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Star Trek DS9 - Season 1 - Episode 19

Star Trek DS9 - 1x19 - Duet

Originally Aired: 1993-6-13

Synopsis:
Kira discovers that a Cardassian visiting the station could actually be a notorious war criminal. [DVD]

My Rating - 10

Fan Rating Average - 8.16

Rate episode?

Rating: 0 1 2 3 4 5 6 7 8 9 10
# Votes: 4 17 2 4 6 0 1 6 10 40 103

Filler Quotient: 0, not filler, do not skip this episode.
- Aside from being one of the best episodes of DS9 in general, this episode is also foreshadowing for the future nuanced, morally ambiguous texture of DS9's overarching story and the ending is a profound moment in the life of Kira's character; beginning her true in-earnest transition from partisan freedom fighter to her eventual significant role in healing the wounds between her people and Cardassia.

Problems
None

Factoids
- This episode is a candidate for my "Best Episode of DS9 Award."

Remarkable Scenes
- Kira: "If your lies are going to be this transparent, it's going to be a very short interrogation." Marritza: "Well in that case I'll try to make my lies more opaque."
- Marritza: "Gul Darhe'el himself called my computer filing system a masterpiece of meticulous exactitude."
- Dukat: "This Bajoran obsession with alleged Cardassian improprieties during the occupation is really quite distasteful." Sisko: "I suppose if you're Bajoran, so is the occupation."
- Kira wanting Marritza to be something worse so the punishment can mean more to her.
- "Gul Darhe'el" reminiscing fondly about his accomplishments. Gloating about the horrors he inflicted.
- Odo breaking into Quark's private stock to give Kira a free drink!
- Kira: "Nothing justifies genocide." Gul Darhe'el: "What you call genocide I call a day's work."
- Marritza's breakdown in the end.
- Marritza murdered.

My Review
This is the best episode so far, superbly acted all across. A truly deeply affected Cardassian, Marritza, feels a profound sadness for what his people did to the Bajorans during the occupation. He served in the Cardassian military, and therefore feels responsible. He never played a major role in the atrocities though, so he pretends to be Gul Darhe'el, the butcher of Gallitep, so that he can let the Bajorans exact satisfying revenge on him. That way he gets personal redemption and in his mind an honorable death and the Bajorans get the satisfaction of putting to death one of their greatest enemies. He's not Darhe'el though, and Kira is forced to toss aside her personal hate and her racism to stop this man from committing suicide for something that really isn't his fault. In the end, the profoundly tragic character is killed by a Bajoran man who represents the person Kira used to be only the day before. There are elements of this story that are contrived, most especially the lack of security at the end setting up Marritza for an easy ambush, but the episode is still a fantastic example of this show at its best.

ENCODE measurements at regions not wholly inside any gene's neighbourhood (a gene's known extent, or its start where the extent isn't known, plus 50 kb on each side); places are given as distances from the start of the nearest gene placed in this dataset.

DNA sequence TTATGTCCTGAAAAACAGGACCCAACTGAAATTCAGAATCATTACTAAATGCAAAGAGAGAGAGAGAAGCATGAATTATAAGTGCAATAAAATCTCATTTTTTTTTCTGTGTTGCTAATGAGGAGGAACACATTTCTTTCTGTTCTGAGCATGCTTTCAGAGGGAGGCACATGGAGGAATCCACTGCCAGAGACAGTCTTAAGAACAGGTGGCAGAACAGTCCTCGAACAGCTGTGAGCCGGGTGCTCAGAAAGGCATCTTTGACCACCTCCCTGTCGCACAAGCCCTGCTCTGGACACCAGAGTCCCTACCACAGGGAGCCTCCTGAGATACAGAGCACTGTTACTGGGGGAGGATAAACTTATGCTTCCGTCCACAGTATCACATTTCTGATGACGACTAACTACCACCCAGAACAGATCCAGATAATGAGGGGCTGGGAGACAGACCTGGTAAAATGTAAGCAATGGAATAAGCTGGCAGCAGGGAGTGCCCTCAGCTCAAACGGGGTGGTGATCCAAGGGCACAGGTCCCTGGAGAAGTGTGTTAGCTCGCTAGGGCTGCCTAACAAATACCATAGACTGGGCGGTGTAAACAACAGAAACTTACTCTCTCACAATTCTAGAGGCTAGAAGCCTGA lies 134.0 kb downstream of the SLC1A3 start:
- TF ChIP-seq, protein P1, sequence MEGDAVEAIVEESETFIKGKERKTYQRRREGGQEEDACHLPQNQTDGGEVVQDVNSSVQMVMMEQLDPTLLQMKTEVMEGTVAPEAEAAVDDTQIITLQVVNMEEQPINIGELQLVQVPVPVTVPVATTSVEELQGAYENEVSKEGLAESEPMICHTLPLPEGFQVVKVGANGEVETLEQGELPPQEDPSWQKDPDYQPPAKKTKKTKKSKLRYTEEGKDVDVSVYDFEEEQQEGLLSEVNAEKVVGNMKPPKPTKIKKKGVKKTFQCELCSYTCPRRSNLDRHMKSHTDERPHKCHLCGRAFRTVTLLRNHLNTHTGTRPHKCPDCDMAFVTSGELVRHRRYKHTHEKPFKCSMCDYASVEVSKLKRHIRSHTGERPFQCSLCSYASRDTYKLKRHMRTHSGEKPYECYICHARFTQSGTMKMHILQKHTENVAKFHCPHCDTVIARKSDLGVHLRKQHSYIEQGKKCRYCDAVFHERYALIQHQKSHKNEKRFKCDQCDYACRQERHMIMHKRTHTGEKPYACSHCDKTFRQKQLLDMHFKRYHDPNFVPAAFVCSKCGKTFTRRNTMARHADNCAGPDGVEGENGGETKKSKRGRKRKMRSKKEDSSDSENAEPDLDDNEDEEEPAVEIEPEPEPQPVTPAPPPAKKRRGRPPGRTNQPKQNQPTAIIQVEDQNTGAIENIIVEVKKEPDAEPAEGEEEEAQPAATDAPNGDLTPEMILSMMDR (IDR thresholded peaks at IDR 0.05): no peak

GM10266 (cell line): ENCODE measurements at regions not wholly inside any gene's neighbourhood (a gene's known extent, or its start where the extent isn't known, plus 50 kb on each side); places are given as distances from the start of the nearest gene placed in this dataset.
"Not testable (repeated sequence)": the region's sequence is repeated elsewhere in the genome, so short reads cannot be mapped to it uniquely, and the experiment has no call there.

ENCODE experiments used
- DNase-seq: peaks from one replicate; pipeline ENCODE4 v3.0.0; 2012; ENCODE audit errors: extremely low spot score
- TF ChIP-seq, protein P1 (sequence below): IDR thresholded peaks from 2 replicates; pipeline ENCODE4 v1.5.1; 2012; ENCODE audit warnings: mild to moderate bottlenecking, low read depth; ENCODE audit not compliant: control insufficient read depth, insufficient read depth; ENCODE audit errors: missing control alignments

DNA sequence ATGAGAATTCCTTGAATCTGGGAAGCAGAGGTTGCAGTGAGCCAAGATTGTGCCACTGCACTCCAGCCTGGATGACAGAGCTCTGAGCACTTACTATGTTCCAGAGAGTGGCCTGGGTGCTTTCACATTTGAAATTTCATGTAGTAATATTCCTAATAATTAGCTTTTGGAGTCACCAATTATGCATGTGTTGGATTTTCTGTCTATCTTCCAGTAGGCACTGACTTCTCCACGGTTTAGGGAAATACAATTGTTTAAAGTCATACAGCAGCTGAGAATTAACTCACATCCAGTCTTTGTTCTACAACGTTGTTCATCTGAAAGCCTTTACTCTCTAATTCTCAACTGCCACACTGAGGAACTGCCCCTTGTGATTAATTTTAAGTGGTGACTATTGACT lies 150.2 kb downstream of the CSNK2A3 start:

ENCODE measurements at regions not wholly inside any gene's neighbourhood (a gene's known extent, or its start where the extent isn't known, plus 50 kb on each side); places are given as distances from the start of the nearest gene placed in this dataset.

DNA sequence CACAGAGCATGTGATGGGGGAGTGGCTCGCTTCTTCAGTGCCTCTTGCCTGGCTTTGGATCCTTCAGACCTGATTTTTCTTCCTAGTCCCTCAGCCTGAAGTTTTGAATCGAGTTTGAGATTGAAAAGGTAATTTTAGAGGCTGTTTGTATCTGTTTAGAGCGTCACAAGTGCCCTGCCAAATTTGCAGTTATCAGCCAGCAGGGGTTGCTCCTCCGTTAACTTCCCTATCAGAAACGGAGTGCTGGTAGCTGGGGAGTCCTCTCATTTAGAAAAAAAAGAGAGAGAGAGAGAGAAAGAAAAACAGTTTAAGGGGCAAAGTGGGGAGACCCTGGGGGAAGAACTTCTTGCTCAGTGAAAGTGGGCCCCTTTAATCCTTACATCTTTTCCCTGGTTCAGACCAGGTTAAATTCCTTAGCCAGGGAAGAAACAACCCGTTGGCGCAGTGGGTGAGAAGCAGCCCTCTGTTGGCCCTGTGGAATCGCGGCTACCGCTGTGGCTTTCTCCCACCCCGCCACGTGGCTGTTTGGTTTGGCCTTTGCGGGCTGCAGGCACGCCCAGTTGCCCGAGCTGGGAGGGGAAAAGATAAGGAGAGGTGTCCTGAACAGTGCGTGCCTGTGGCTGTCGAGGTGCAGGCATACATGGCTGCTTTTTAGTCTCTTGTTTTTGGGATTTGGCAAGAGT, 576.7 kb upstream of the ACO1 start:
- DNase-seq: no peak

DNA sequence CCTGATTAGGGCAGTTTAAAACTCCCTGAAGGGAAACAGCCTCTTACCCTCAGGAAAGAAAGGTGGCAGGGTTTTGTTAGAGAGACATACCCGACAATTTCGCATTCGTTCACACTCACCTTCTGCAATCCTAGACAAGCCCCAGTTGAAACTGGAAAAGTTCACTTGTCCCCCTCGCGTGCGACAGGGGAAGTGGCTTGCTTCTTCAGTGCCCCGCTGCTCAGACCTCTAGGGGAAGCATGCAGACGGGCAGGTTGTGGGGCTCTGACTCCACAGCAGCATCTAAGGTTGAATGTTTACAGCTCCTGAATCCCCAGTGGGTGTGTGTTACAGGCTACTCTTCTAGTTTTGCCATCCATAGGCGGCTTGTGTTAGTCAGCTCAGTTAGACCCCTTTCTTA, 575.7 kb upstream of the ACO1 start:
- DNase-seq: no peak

The following are comments submitted by my readers.

  • From Pete Miller on 2006-07-22 at 1:12am:
    "But why?"

    "He was cardassian. That's reason enough."

    A line that certainly is a microcosm of the current conflict between the Israelis and the Palestinians. Eventually the killing goes on for so long that both sides don't even know why they do it, except that the other side is their adversary.
  • From JTL on 2008-08-03 at 7:35pm:
    A supremely touching episode; when Marritza breaks down at the end there I don't think I've ever felt such sympathy for a character in a television series. The only reason I wouldn't normally give this episode a 10 is because Marritza's death is (while perhaps necessary) very rushed and, as you said, too easy. However this was much too moving as to not get a 10.
  • From Thorsten Wieking on 2008-09-02 at 8:54am:
    What struck me while watching the first season a second time in this episode and episode "Dax" is the fact that obviously there is still the death penalty imposed on Worlds belonging to or becoming a member of the Federation. I for one thought that this punishment has been abolished at least in the future UFP.

    Cheers
    Thorsten
  • From Bernard on 2010-01-11 at 7:16pm:
    Beautifully constructed episode, brilliantly performed.

    Enough said!

    Seriously though, it seems like they saved the best stuff for the last two episodes. You have to wonder what was going on for most of the season when they can produce this standard of episode that rivals anything TNG could do for emotional impact and profound messages.
  • From MJ on 2011-02-09 at 4:39pm:
    This ranks as one of my favorite DS9 episodes of all time.

    It's brilliance has already been pointed out by the other reviews here. My only other thought is that I can't think of a single other TV series in science-fiction or elsewhere that produced such a stunningly and powerfully dramatic episode in its first season. I must admit, when I first watched DS9, I was not prepared for this episode based on what I'd seen. And Moritza's breakdown loses absolutely none of its power with repeated viewing, the sign of a truly great episode.

    Even TNG, which I still tend to like better, did not produce such a moving episode until its second season (Measure of a Man). Pure brilliance...
  • From John on 2011-12-06 at 10:49pm:
    While the rest of the characters are well utilized, particularly the brilliantly-written Marritza, the weak link (as usual) is Kira. No surprise there, as she is one of the most irritating and one-dimensional characters in the entire Star Trek canon. Her constantly over-dramatic indignation gets very tired very quickly, and detracts from an otherwise gripping episode.

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